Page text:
52 minutes | 3 months ago
Episode 77 – Truth in Tension with Justin Stapley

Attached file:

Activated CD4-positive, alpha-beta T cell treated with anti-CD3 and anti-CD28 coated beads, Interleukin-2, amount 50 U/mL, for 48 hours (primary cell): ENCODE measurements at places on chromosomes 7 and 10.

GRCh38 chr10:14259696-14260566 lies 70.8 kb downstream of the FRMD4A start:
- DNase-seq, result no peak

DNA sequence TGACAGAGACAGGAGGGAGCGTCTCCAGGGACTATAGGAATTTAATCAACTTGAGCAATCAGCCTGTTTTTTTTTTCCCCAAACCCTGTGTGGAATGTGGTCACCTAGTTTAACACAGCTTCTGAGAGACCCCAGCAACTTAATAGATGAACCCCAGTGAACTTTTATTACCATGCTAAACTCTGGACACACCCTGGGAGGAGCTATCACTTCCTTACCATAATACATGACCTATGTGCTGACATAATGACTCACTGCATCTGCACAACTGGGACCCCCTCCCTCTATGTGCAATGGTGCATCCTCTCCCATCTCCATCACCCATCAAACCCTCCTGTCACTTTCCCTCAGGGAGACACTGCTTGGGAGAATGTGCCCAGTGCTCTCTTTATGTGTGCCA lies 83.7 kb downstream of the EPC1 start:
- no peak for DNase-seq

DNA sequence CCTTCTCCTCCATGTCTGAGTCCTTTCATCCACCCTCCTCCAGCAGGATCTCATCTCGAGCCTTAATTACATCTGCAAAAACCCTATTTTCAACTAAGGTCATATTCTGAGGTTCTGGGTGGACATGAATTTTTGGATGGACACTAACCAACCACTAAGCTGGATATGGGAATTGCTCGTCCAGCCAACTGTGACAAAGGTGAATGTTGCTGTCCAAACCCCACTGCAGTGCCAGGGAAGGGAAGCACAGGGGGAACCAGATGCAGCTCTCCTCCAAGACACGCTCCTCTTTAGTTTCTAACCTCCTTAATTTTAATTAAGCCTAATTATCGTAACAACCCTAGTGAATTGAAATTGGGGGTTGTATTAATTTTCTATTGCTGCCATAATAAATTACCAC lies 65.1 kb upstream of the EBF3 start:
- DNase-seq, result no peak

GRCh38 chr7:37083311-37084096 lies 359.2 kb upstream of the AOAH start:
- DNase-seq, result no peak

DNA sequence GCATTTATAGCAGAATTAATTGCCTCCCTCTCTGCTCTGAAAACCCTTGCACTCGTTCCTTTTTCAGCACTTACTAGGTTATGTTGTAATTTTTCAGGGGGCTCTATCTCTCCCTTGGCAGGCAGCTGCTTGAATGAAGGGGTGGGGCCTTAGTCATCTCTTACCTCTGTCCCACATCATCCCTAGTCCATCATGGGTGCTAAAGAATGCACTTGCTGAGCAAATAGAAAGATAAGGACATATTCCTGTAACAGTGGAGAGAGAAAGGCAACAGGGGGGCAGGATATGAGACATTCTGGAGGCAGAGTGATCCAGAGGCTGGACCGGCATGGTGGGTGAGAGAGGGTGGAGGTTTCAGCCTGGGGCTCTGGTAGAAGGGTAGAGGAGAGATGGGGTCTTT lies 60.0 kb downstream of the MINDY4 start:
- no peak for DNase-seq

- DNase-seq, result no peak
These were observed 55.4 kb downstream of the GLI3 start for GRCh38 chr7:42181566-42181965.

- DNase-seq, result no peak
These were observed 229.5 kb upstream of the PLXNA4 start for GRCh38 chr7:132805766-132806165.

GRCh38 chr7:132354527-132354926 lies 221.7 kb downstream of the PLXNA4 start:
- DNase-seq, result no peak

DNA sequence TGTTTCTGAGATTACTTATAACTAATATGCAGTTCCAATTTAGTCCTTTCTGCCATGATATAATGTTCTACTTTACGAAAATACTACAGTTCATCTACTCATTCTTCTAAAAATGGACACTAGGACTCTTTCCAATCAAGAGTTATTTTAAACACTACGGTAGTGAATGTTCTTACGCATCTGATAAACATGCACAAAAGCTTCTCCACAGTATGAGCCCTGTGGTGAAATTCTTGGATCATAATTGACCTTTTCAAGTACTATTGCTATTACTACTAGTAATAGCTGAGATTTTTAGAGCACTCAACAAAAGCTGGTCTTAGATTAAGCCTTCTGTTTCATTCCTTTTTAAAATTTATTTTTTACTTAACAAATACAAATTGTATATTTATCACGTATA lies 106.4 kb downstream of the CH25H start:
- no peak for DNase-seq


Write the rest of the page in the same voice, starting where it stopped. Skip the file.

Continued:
In this crossover episode friend of the podcast Justin Stapley invites Saving Elephants host Josh Lewis onto his show Self-Evident to discuss self-evident truths and what it means to hold truth in tension. The conversation includes thoughts on whether or not our inalienable rights are “self-evident”, the genius of American founders, Jeffersonian, Lockean liberalism vs. Hamiltonian, Burkean conservatism, why John Adams didn’t make a good president, whether the 1619 Project or 1776 Project is “right” or if the truth is somewhere in-between, whether America’s founding perfect or problematic, whether truth is to be found in reason or prescription, can Burkean conservatism be found in Burke alone or is he only the starting-point for conservative thought, the challenges conservative fusionism faces today, and a surprisingly lengthy and unexpected conversation about American slavery. This conversation was originally released on the Self-Evident show. Self-Evident is a weekly newsletter and intermittent podcast where Justin Stapley discusses both timely political topics as well as the timeless values and first principles of limited government and free society. Justin Stapley has been writing politically since 2016. His writing has been featured by ALEC, The Federalist Coalition, and the personal blogs and platforms he has operated over the years, which include Never Tyranny, The Millennial Federalist, and The Liberty Hawk. Justin considers himself a liberty-minded conservative with principles and beliefs grounded in the idea of ordered liberty as expressed in the traditions of classical liberalism, federalism, and modern conservatism. Justin currently studies Political Science at Utah Valley University with an emphasis in Political Theory and Constitutional Studies. He is a staunchly independent voice and is unafraid to call balls and strikes as he sees them. His calm but pointed writing style is often flavored with humor as he analyzes and discusses both news cycle driven topics as well as deeper philosophical considerations. Justin appeared previously on Saving Elephants on the following episodes: Episode 30 - Fusionism with Justin Stapley Episode 55 – The New Centrist with Justin Stapley Bonus Episode – The 2020 Elections – Now What? You can follow Justin on Twitter @JustinWStapley